MUSIC PREVIEW: Black Crowes take flight with Tedeschi Trucks Band (2024)

Chad Berndtson| The Patriot Ledger

‘I think the Black Crowes start to become something else and we’re not sort of tied to it at the post and it’s something that’s a little more free and a little more erudite and we can kind of do it when we feel like it.”

So says Chris Robinson, he of one of the most recognizably soulful howls in rock history and co-founder of the still-dynamite, often-tempestuous, once-again-reunited Black Crowes.

It’s been 23 years and a lot of water under the bridge since they busted out behind 1990’s “Shake Your Money Maker” – a volatile Southern blues-rock band led by the oft-squabbling Robinson Brothers, Chris and Rich, steeped in everything from the Rolling Stones and Otis Redding to Gram Parsons, Traffic and The Band.

For those counting, this is their second reunion, following two hiatuses (2001-2005, 2010-2013) and a handful of lineup changes throughout. These days, both Robinsons are doing their most creative new work in solo bands. And yet, the Crowes are once again back where they should be: in flight.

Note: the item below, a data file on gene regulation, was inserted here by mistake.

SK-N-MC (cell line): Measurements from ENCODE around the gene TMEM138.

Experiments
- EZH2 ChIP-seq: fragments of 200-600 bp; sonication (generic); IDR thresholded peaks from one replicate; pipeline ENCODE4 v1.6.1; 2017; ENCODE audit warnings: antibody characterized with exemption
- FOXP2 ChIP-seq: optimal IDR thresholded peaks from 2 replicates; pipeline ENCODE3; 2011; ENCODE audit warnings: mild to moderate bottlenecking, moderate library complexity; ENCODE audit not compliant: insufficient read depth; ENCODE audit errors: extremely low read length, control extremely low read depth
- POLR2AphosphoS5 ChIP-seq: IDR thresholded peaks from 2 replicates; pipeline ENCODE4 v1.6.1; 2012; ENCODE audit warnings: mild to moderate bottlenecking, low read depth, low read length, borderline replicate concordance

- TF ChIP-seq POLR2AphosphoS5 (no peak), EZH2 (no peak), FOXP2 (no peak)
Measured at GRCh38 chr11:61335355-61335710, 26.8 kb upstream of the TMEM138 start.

“I kind of see the future of the Black Crowes as kind of being, we do it when we feel like doing it,” Chris Robinson told a group of music reporters in a mid-June conference call. “And it’s something that I don’t think [works] in your youth and especially in the ‘90s when you’re selling millions of records and you’re responsible for all this income and intrigue to these labels and corporations and stuff. On some levels, you become a slave to that kind of system or routine.

“Our perception is much different [now]. The business is much different. And success is much different in terms of when you look around and see what it means.”

After playing U.S. and European clubs and theaters as part of a first wave of return shows in April and May, the Crowes this summer are part of a massive tour that includes two groups with strong South Shore ties. One is the Tedeschi Trucks Band, the 11-piece R&B/soul juggernaut and principal outlet of fiery singer/guitarist and Norwell native Susan Tedeschi and her slide guitar wizard husband Derek Trucks.

The other is the London Souls, an up-and-coming soul-blues trio whose drummer, Chris St. Hilaire, hails from Sharon.

That power-packed lineup will play two shows at Boston’s Bank of America Pavilion over the next two weeks, July 30 and August 6. And while no one’s saying for certain, cross-pollination between their groups is almost a given.